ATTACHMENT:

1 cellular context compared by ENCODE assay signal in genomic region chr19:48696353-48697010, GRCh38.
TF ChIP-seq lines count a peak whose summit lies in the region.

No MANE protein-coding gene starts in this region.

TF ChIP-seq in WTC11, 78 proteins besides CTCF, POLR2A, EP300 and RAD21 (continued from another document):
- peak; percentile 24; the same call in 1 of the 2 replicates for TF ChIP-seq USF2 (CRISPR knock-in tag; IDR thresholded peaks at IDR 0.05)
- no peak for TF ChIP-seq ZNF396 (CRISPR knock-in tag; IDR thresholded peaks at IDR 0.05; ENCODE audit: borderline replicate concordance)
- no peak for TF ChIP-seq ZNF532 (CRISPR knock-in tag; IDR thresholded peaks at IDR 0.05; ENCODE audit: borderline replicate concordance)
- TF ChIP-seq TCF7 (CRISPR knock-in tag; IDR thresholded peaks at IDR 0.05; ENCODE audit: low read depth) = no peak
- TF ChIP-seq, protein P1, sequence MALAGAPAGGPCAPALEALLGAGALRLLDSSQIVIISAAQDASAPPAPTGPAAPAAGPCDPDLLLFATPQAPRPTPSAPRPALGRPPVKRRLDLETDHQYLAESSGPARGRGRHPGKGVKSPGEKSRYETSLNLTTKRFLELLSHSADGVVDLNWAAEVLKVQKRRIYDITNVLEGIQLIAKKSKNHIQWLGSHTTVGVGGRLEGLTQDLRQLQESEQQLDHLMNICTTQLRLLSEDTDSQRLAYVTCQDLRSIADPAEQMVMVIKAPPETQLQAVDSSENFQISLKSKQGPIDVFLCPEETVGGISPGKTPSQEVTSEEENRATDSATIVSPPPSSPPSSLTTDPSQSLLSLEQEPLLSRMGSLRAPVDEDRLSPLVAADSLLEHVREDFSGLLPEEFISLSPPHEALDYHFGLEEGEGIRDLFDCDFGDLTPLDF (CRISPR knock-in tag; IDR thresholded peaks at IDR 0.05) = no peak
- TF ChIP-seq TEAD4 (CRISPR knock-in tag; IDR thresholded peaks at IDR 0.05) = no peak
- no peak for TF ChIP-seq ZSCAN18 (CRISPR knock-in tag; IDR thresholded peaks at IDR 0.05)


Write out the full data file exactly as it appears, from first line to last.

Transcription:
1 cellular context compared by ENCODE assay signal in genomic region chr19:48696353-48697010, GRCh38.
TF ChIP-seq lines count a peak whose summit lies in the region.

No MANE protein-coding gene starts in this region.

TF ChIP-seq in WTC11, 78 proteins besides CTCF, POLR2A, EP300 and RAD21 (continued from another document):
- peak; percentile 24; the same call in 1 of the 2 replicates for TF ChIP-seq USF2 (CRISPR knock-in tag; IDR thresholded peaks at IDR 0.05)
- no peak for TF ChIP-seq ZNF396 (CRISPR knock-in tag; IDR thresholded peaks at IDR 0.05; ENCODE audit: borderline replicate concordance)
- no peak for TF ChIP-seq ZNF532 (CRISPR knock-in tag; IDR thresholded peaks at IDR 0.05; ENCODE audit: borderline replicate concordance)
- TF ChIP-seq TCF7 (CRISPR knock-in tag; IDR thresholded peaks at IDR 0.05; ENCODE audit: low read depth) = no peak
- TF ChIP-seq, protein P1, sequence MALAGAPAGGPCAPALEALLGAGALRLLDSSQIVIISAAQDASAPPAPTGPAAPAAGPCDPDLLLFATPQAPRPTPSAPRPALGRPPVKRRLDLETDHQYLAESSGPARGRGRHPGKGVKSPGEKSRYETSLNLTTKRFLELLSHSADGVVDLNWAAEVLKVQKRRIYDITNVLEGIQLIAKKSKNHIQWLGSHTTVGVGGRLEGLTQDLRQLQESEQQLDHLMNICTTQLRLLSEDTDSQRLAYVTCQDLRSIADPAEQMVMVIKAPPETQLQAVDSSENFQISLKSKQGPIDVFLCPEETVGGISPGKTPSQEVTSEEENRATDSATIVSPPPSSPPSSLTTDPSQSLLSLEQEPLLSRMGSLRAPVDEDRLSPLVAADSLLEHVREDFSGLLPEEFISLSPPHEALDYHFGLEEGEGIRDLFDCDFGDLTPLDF (CRISPR knock-in tag; IDR thresholded peaks at IDR 0.05) = no peak
- TF ChIP-seq TEAD4 (CRISPR knock-in tag; IDR thresholded peaks at IDR 0.05) = no peak
- no peak for TF ChIP-seq ZSCAN18 (CRISPR knock-in tag; IDR thresholded peaks at IDR 0.05)